Eprosartan is a non-biphenyl, non-tetrazole AIIA, whereas all other AIIAs are biphenyl tetrazoles (losartan, candesartan, irbesartan, valsartan, telmisartan and olmesartan) (see figure 31).
Figure 31: Chemical structure of eprosartan (non-biphenyl, non-tetrazole) compared with other AIIAs (biphenyl tetrazoles)
A single 300mg oral dose of eprosartan results in a bioavailability of approximately 13%.71 Plasma concentrations of eprosartan are proportional to dose within the range 100-200mg, but are less than proportional when 400 and 800mg doses are administered (figure 32).72 In the fasted state, peak plasma levels are reached 1-2 hours after oral dosing.72 Food delays absorption and T max by up to 1.7 hours, but this results in only minor changes (<25%) in C max and AUC,71 which are not of clinical consequence.
Figure 32: Plasma concentration curves following administration of single doses of eprosartan 100-800mg to healthy volunteers (n=23). Adapted from72
Eprosartan has a high level of protein binding (approximately 98%), which is constant over the range of plasma concentrations achieved with therapeutic doses.73 Protein binding is unaffected by age, gender, hepatic dysfunction or mild-to-moderate renal impairment, but is lower in some patients with severe renal impairment.74,75 Eprosartan has a low volume of distribution (approximately 13 litres),71 indicating that it is not readily distributed to extravascular tissues.
Metabolism of eprosartan is negligible, and the compound is unchanged as it circulates around the body. Following oral and intravenous dosing with radiolabelled eprosartan, no metabolites are recovered from the plasma or faeces.76 In urine, approximately 20% of the radioactivity (corresponding to 2% of an oral dose and 7% of an intravenous dose) are excreted as an acyl glucuronide of eprosartan and the remaining 80% as unchanged drug.76 Eprosartan does affect hepatic P450 enzymes, thereby avoiding many potential drug interactions.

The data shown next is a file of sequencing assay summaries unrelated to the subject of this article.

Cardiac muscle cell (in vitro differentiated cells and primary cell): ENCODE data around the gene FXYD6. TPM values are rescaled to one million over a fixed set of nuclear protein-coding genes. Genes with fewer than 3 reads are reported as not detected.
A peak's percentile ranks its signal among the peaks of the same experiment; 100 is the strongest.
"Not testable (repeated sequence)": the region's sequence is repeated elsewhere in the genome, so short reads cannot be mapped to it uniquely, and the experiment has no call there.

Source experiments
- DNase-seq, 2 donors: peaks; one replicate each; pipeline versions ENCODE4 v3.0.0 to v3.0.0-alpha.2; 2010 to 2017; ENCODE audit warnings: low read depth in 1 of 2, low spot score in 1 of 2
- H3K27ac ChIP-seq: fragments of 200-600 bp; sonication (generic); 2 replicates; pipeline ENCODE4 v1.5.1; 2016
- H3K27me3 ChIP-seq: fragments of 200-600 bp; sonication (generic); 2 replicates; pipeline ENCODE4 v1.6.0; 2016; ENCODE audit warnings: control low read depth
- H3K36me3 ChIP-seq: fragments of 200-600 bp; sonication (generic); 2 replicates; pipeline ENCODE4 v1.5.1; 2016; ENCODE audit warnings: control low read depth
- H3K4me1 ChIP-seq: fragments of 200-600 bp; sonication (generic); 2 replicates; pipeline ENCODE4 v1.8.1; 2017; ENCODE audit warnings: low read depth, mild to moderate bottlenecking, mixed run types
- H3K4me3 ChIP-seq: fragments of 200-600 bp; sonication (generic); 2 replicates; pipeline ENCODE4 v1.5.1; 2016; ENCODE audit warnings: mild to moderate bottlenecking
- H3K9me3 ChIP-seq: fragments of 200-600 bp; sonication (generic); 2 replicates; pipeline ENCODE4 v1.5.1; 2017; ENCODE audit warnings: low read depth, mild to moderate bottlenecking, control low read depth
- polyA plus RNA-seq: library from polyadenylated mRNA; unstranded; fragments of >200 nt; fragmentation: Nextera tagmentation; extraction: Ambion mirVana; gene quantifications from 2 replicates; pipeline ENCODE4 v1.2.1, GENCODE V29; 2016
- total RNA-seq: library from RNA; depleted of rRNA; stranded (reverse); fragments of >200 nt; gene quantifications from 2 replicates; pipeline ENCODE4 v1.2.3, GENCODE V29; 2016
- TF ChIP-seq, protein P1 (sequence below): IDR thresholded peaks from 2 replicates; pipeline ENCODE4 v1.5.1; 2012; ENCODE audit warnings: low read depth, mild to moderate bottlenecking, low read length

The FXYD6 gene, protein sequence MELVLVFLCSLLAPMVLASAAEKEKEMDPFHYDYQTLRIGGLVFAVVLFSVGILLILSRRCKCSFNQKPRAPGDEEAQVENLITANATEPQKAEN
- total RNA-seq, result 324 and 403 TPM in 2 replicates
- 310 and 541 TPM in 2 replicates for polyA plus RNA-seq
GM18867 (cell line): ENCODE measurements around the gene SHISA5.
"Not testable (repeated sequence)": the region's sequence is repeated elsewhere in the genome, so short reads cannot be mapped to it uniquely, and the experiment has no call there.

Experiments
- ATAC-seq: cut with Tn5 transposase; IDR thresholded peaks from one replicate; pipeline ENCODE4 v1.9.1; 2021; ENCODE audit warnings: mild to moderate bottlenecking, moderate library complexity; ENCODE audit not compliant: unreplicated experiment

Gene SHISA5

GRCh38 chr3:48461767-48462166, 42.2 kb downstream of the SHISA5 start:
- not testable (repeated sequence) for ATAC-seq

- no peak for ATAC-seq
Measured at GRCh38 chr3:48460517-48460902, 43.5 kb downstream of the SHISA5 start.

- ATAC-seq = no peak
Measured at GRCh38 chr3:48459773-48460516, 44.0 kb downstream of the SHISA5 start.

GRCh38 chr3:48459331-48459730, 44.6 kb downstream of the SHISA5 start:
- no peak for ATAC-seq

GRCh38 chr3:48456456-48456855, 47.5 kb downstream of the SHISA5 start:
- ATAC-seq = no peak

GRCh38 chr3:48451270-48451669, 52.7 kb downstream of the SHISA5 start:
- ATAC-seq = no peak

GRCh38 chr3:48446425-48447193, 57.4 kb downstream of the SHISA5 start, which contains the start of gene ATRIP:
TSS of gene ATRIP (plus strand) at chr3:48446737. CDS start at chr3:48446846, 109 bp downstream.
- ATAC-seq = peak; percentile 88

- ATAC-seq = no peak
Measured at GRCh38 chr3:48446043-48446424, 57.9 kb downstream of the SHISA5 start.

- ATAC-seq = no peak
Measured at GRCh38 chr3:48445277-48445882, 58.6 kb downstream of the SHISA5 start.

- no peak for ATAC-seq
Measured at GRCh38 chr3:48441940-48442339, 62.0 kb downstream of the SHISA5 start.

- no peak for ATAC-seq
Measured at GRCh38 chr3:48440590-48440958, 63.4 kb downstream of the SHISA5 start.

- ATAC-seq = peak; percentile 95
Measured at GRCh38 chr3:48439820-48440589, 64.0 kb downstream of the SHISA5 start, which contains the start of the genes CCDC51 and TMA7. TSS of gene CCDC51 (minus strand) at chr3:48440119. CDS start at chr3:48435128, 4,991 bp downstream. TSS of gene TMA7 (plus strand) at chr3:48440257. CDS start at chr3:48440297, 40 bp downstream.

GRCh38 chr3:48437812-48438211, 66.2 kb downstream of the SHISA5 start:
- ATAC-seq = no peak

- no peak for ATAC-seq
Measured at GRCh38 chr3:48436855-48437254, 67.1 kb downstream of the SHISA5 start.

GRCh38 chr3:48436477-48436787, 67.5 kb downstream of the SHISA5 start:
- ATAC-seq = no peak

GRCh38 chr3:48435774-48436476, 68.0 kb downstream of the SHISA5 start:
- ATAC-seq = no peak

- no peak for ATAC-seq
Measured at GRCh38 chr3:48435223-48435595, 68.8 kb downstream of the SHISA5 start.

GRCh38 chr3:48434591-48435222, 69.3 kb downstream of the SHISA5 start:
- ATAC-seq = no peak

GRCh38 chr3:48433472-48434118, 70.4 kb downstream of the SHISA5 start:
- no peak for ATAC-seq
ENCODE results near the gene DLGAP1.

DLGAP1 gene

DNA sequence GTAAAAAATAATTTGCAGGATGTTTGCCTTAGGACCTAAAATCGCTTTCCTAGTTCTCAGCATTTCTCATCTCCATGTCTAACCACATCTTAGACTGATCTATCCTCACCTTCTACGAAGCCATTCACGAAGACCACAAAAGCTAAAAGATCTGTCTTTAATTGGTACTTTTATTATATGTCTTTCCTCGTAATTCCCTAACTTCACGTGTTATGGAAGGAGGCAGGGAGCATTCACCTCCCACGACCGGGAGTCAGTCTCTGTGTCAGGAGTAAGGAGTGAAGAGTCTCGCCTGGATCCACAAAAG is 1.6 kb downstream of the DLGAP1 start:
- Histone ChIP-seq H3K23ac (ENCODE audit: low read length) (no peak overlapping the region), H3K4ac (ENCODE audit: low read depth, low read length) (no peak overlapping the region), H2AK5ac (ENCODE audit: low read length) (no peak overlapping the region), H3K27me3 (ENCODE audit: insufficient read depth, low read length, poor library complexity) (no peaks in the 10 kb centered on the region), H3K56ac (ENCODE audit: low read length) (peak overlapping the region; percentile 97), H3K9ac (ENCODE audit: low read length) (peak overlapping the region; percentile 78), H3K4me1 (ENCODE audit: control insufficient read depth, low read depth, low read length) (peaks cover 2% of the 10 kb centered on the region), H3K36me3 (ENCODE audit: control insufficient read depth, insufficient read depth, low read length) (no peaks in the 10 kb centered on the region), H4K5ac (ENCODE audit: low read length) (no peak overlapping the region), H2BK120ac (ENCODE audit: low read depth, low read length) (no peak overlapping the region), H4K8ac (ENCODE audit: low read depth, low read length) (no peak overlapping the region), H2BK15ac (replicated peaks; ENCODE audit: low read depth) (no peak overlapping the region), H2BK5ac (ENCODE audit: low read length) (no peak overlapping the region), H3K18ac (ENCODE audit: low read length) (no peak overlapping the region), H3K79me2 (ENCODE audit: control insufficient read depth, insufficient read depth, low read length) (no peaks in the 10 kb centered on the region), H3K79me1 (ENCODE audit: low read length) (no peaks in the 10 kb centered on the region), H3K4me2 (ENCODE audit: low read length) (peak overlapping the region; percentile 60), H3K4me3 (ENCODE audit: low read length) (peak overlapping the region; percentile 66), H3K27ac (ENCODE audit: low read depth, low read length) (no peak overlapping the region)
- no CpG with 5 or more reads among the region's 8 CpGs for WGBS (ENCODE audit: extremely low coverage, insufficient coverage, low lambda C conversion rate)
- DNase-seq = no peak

Eprosartan has a total plasma clearance rate of about 130ml/min.71 Terminal half-life ranges between 5 and 9 hours in patients with mild-to-moderate hypertension. Biliary and renal routes are important in elimination.76 Following oral administration, 90% of the radioactivity is recovered in the faeces and 7% in the urine.76 Mean total recovery of the radioactive dose was approximately 98% for both routes of administration.
Eprosartan has been shown not to inhibit human cytochrome P450 enzymes (CYP1A, CYP2A6, CYP2C9/8, CYP2C19, CYP2D6, CYP2E and CYP3A) in vitro at clinically relevant concentrations.77 This reduces the potential for drug interactions, so it may be given with other frequently prescribed drugs without interaction. Eprosartan has no effect on the pharmacokinetics of digoxin, warfarin, glibenclamide, ranitidine, fluconazole or ketoconazole.65
Eprosartan has been used concomitantly with thiazide diuretics (e.g. hydrochlorothiazide) and calcium channel blockers (e.g. sustained-release nifedipine) without evidence of clinically significant adverse interactions. It has been co-administered with hypolipidaemic agents (e.g. lovastatin, simvastatin, pravastatin, fenofibrate, gemfibrozil, niacin).
Reversible increases in serum lithium concentrations and toxicity have been reported during concomitant administration of lithium with ACE inhibitors. The possibility of a similar effect after the use of eprosartan can not be excluded and careful monitoring of serum lithium levels is recommended during concomitant use.65
AUC and Cmax values are increased approximately two-fold in patients over 65 years of age compared with younger adults, and Tmax is longer.73 The elimination half-life of eprosartan in elderly subjects is approximately three hours longer than in younger patients with hypertension. However, no differences in the safety or efficacy of eprosartan have been observed in elderly compared with young patients with hypertension, and no dose adjustment is usually required.
Patients with renal impairment
Compared to subjects with normal renal function, mean AUC and Cmax were approximately 30% higher in patients with moderate renal impairment, and approximately 50% higher in patients with severe renal impairment.75 A daily dose not exceeding 600mg is recommended for patients with moderate or severe renal impairment (creatinine clearance <60ml/min). As expected for a compound that is highly protein bound, eprosartan is poorly removed by haemodialysis; the haemodialysis clearance rate is approximately 11ml/min.78
The AUC (but not Cmax) of eprosartan increases by approximately 40% in patients with hepatic impairment compared with subjects with normal hepatic function.74 No dose adjustment is required in patients with hepatic impairment.
Please note that in some countries, dosage recommendations for the elderly and those with renal or hepatic impairment may vary from the above; please consult local prescribing information.